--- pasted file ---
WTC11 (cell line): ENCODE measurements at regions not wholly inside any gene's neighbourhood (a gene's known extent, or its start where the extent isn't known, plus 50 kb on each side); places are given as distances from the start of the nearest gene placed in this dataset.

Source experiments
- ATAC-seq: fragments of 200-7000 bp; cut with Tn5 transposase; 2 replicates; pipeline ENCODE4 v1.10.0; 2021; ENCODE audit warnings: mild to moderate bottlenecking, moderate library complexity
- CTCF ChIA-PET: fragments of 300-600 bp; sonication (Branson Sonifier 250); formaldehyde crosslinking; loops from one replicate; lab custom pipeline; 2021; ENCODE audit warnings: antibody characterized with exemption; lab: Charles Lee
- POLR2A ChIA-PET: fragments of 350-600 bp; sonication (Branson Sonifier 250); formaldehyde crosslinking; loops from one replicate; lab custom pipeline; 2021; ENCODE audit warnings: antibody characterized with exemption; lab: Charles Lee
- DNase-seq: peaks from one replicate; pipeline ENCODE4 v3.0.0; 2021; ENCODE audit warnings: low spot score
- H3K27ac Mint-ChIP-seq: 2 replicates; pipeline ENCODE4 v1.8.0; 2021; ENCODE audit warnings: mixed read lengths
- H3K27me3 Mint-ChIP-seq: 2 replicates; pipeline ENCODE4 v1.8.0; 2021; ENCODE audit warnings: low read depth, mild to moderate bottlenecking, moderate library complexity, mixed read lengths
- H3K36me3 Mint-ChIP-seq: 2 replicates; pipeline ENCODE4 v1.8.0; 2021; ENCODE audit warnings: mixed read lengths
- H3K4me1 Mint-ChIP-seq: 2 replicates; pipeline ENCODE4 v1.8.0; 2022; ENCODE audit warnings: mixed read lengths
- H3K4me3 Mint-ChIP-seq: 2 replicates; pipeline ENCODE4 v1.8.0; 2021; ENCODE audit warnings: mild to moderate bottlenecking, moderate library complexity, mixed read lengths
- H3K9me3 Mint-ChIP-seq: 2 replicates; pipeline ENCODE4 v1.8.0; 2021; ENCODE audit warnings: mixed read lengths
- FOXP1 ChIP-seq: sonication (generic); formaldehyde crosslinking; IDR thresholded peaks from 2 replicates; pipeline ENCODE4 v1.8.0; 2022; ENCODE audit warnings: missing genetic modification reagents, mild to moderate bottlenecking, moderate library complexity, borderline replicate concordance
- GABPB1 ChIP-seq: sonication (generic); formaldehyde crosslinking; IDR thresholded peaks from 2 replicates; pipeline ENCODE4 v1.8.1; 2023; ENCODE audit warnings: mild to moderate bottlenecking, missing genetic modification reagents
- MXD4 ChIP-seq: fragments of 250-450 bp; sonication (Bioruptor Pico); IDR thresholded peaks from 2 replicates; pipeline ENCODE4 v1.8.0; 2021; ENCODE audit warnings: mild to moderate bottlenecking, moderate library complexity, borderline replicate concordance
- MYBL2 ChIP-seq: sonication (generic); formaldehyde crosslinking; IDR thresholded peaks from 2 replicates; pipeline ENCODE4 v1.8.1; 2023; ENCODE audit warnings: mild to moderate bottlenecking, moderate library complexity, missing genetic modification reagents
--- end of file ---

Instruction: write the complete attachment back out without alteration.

WTC11 (cell line): ENCODE measurements at regions not wholly inside any gene's neighbourhood (a gene's known extent, or its start where the extent isn't known, plus 50 kb on each side); places are given as distances from the start of the nearest gene placed in this dataset.

Source experiments
- ATAC-seq: fragments of 200-7000 bp; cut with Tn5 transposase; 2 replicates; pipeline ENCODE4 v1.10.0; 2021; ENCODE audit warnings: mild to moderate bottlenecking, moderate library complexity
- CTCF ChIA-PET: fragments of 300-600 bp; sonication (Branson Sonifier 250); formaldehyde crosslinking; loops from one replicate; lab custom pipeline; 2021; ENCODE audit warnings: antibody characterized with exemption; lab: Charles Lee
- POLR2A ChIA-PET: fragments of 350-600 bp; sonication (Branson Sonifier 250); formaldehyde crosslinking; loops from one replicate; lab custom pipeline; 2021; ENCODE audit warnings: antibody characterized with exemption; lab: Charles Lee
- DNase-seq: peaks from one replicate; pipeline ENCODE4 v3.0.0; 2021; ENCODE audit warnings: low spot score
- H3K27ac Mint-ChIP-seq: 2 replicates; pipeline ENCODE4 v1.8.0; 2021; ENCODE audit warnings: mixed read lengths
- H3K27me3 Mint-ChIP-seq: 2 replicates; pipeline ENCODE4 v1.8.0; 2021; ENCODE audit warnings: low read depth, mild to moderate bottlenecking, moderate library complexity, mixed read lengths
- H3K36me3 Mint-ChIP-seq: 2 replicates; pipeline ENCODE4 v1.8.0; 2021; ENCODE audit warnings: mixed read lengths
- H3K4me1 Mint-ChIP-seq: 2 replicates; pipeline ENCODE4 v1.8.0; 2022; ENCODE audit warnings: mixed read lengths
- H3K4me3 Mint-ChIP-seq: 2 replicates; pipeline ENCODE4 v1.8.0; 2021; ENCODE audit warnings: mild to moderate bottlenecking, moderate library complexity, mixed read lengths
- H3K9me3 Mint-ChIP-seq: 2 replicates; pipeline ENCODE4 v1.8.0; 2021; ENCODE audit warnings: mixed read lengths
- FOXP1 ChIP-seq: sonication (generic); formaldehyde crosslinking; IDR thresholded peaks from 2 replicates; pipeline ENCODE4 v1.8.0; 2022; ENCODE audit warnings: missing genetic modification reagents, mild to moderate bottlenecking, moderate library complexity, borderline replicate concordance
- GABPB1 ChIP-seq: sonication (generic); formaldehyde crosslinking; IDR thresholded peaks from 2 replicates; pipeline ENCODE4 v1.8.1; 2023; ENCODE audit warnings: mild to moderate bottlenecking, missing genetic modification reagents
- MXD4 ChIP-seq: fragments of 250-450 bp; sonication (Bioruptor Pico); IDR thresholded peaks from 2 replicates; pipeline ENCODE4 v1.8.0; 2021; ENCODE audit warnings: mild to moderate bottlenecking, moderate library complexity, borderline replicate concordance
- MYBL2 ChIP-seq: sonication (generic); formaldehyde crosslinking; IDR thresholded peaks from 2 replicates; pipeline ENCODE4 v1.8.1; 2023; ENCODE audit warnings: mild to moderate bottlenecking, moderate library complexity, missing genetic modification reagents